Indoor Dining Reopens in Los Angeles
Restaurants can only operate at 25 percent of their maximum capacity, and all tables must be separated by at least eight feet.
Restaurants in Los Angeles can officially open for limited indoor dining today. The County of Los Angeles Department of Public Health updated its protocols for restaurants effective 12:01 a.m. Monday morning, a choice made after the county moved from California's most restrictive "purple tier" of COVID-19 restrictions down to the lower "red tier" of the state's four tier system.
Restaurants will now have the option to seat diners inside for the first time since July, though plenty of restrictions will still apply. Restaurants can only operate at 25 percent of their maximum capacity, or at 100 people, whichever number is lower. All tables must be separated by least eight feet, and ventilation should be increased "to the maximum extent possible."
Only one household is allowed per table—something restaurants are required to remind guests of before seating them—and even then, no more than six people can be seated together. However, if you have a group of up to six from two or three households, all is not entirely lost: Los Angeles County now allows those groups to be seated together outdoors, which is also a loosening of the restrictions that takes effect today.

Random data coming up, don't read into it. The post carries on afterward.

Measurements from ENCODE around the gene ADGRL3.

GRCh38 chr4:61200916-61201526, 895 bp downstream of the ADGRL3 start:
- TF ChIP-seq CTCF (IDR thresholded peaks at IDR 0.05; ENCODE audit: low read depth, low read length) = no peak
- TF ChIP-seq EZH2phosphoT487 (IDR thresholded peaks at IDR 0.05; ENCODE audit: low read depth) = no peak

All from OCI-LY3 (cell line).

With the transition, the county issued additional guidance on worker protection, as well. "It is strongly recommended that restaurant operators that open for indoor dining provide employees, those who are or may be in contact with customers indoors, masks that are more effective at protecting against small aerosol transmission, including but not limited to fit-tested N95 masks, KN95 masks and double-masks, given the higher risk of COVID-19 spread indoors in a restaurant setting," the update emphasizes up top. "Face shields are still required."
Los Angeles County Board of Supervisors Chair Hilda Solis had a word of warning for the general public, too. "We have achieved this milestone and moved down to the 'red' tier because as a county we worked hard, looked out for one another and came together to defeat the dark winter surge," she said, according to NBC Los Angeles. "Although we are taking steps to re-open some of the hardest hit sectors of our economy, that in no way means we can drop our guard now."